7 Things You Start To Miss About Home When You Get Sick At College

7 Things You Start To Miss About Home When You Get Sick At College

Taking care of yourself in college when you get sick which makes you miss the comforts of home.


As a freshman currently living in a dorm, I can confidently say that being sick in college is the absolute worst. Especially this being my first year here. While I lay in bed, tissues piling up in my trashcan, I begin to reminisce about everything that I took for granted back home.

So please, sit back, relax, and delve into this journey of self-pity that I'm sure many of you can relate to:

1. You miss the comforts of your own bed.

In a dorm, our mattress size is a Twin XL. Back home, I had a queen bed that carried me through the flu, many of my periods, and multiple common colds.

2. You miss being able to control your surroundings. 

Having control over the amount of light, the temperature and the noise levels in your comfort zone are things that I miss the most in general while living in a dorm, but I miss it the most when I'm sick. My roommate obviously has school work and normally likes to keep the lights on and play her videos out loud, which is totally fine because she is also paying $3000 dollars for this tiny ass room we subject ourselves to. But in moments like these, I really do miss having my own room in my own house.

3. You miss being able to be as disgusting as you want.

I won't lie to you, I turn into the world's biggest slob when I'm sick. When the trashcan overflows with tissues when I'm home, I don't necessarily take out the trash bag and replace it but rather, I'll just keep piling on the tissues so that even the floor around the bin is covered with my grossness as well. I would never subject my roommate to that, so I actually have to be responsible and clean when I'm sick now and it's the worst.

4. You miss the local comforts. 

Back home, when I would get sick sometimes I would miss the familiarity of my surroundings. if I got sick of being inside for the whole day, I would go to Anderson Park or the Dunedin Causeway. However, everywhere I go on campus, there are so many people when that's exactly what I want to avoid. Because on top of being sick, I become a hermit.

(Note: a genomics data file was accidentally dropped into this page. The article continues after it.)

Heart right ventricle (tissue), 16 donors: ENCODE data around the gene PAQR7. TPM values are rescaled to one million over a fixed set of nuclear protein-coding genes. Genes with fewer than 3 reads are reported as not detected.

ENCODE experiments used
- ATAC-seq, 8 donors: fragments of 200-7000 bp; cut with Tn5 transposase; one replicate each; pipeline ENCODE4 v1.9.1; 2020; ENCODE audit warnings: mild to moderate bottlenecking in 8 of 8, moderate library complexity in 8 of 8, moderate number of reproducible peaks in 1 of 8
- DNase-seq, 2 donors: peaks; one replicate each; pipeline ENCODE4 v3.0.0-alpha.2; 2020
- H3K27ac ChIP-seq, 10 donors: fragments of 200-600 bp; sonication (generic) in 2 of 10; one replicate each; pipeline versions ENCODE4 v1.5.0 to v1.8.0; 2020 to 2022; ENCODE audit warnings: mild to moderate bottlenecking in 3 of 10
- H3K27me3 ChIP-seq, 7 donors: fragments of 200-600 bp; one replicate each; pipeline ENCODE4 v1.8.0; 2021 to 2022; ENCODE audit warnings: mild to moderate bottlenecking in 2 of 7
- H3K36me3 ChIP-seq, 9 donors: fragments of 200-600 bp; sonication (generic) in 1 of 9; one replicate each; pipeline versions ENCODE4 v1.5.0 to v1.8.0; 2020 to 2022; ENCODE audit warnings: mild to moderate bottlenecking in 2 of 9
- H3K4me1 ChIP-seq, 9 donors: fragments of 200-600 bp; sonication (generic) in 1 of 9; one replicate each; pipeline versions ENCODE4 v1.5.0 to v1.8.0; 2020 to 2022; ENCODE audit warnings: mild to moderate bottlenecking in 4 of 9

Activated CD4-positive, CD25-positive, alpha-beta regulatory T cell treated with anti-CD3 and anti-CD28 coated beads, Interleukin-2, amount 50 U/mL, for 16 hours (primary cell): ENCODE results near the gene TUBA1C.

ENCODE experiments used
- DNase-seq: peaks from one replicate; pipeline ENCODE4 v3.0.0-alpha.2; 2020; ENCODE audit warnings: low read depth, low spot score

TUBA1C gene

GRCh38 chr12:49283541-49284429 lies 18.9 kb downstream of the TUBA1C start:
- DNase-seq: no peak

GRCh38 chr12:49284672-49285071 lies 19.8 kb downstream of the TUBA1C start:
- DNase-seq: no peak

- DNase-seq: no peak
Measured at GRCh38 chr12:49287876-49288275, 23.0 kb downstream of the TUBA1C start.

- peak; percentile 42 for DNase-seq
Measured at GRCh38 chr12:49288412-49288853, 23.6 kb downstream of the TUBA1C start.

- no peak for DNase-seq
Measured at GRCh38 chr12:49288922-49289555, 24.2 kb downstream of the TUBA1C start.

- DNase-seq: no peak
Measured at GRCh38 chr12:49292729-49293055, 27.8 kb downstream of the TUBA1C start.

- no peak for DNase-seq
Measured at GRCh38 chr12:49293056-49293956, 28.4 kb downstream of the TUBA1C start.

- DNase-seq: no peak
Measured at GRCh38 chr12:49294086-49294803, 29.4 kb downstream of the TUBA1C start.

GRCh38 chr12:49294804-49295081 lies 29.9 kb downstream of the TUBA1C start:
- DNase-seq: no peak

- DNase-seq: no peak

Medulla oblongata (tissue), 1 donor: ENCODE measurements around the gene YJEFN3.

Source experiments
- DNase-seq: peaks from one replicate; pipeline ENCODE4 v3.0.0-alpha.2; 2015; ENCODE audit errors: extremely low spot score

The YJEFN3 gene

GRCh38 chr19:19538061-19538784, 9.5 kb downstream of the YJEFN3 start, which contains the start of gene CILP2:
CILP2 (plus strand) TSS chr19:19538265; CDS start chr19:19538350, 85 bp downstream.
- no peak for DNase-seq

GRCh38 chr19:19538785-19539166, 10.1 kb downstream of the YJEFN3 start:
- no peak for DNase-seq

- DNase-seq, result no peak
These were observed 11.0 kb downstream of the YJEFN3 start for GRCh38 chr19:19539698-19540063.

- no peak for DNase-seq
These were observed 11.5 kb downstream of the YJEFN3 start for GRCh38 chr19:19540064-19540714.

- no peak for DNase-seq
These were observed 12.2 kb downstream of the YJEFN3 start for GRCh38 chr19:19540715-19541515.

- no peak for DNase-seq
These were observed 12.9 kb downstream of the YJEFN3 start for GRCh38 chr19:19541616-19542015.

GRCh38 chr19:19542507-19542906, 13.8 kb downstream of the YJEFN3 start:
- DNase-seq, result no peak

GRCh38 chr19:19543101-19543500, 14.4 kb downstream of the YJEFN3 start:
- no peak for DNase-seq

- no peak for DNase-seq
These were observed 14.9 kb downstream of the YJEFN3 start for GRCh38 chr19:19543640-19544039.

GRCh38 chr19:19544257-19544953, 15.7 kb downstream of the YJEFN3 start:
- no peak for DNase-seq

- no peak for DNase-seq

5. You miss your dog (or other pets).

There's nothing better than snuggling your doggy while you're sick. It's as though my dog knows that I'm not feeling well and he acts like a little furnace/snuggle bug. Unfortunately, University Housing has a dumb rule where dogs aren't allowed in your dorm rooms, so I just miss him the most.

6. You miss the home-cooked meals.

Since it's my freshman year and I share a space with another person, a meal plan was the best route for me to go because it is just easier in the long run. However, in moments like these where I just want some home cooked food and not have to wear pants in order to go get food becomes one of the more distressing parts about being sick in college. Can you tell how dramatic I am?

7. You miss those who take care of you the best. 

Most of all, I just miss the comfort of my parents. My mom is the type of caretaker who will snuggle me and smother me with love until I get better because that is the best medicine of all time. My dad is the type of caretaker to lecture me about how to not get sick, while practically spoon feeding me Chipotle because he knows I love that the most.

I hope you guys took some joy and comfort in knowing that you're not alone in being a little bit of a baby when you get sick. Missing home is incredibly common in college, but it seems even harder when you get sick.

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5 Perks Of Having A Long-Distance Best Friend

The best kind of long-distance relationship.

Sometimes, people get annoyed when girls refer to multiple people as their "best friend," but they don't understand. We have different types of best friends. There's the going out together best friend, the see each other everyday best friend and the constant, low maintenance best friend.

While I'm lucky enough to have two out of the three at the same school as me, my "low maintenance" best friend goes to college six hours from Baton Rouge.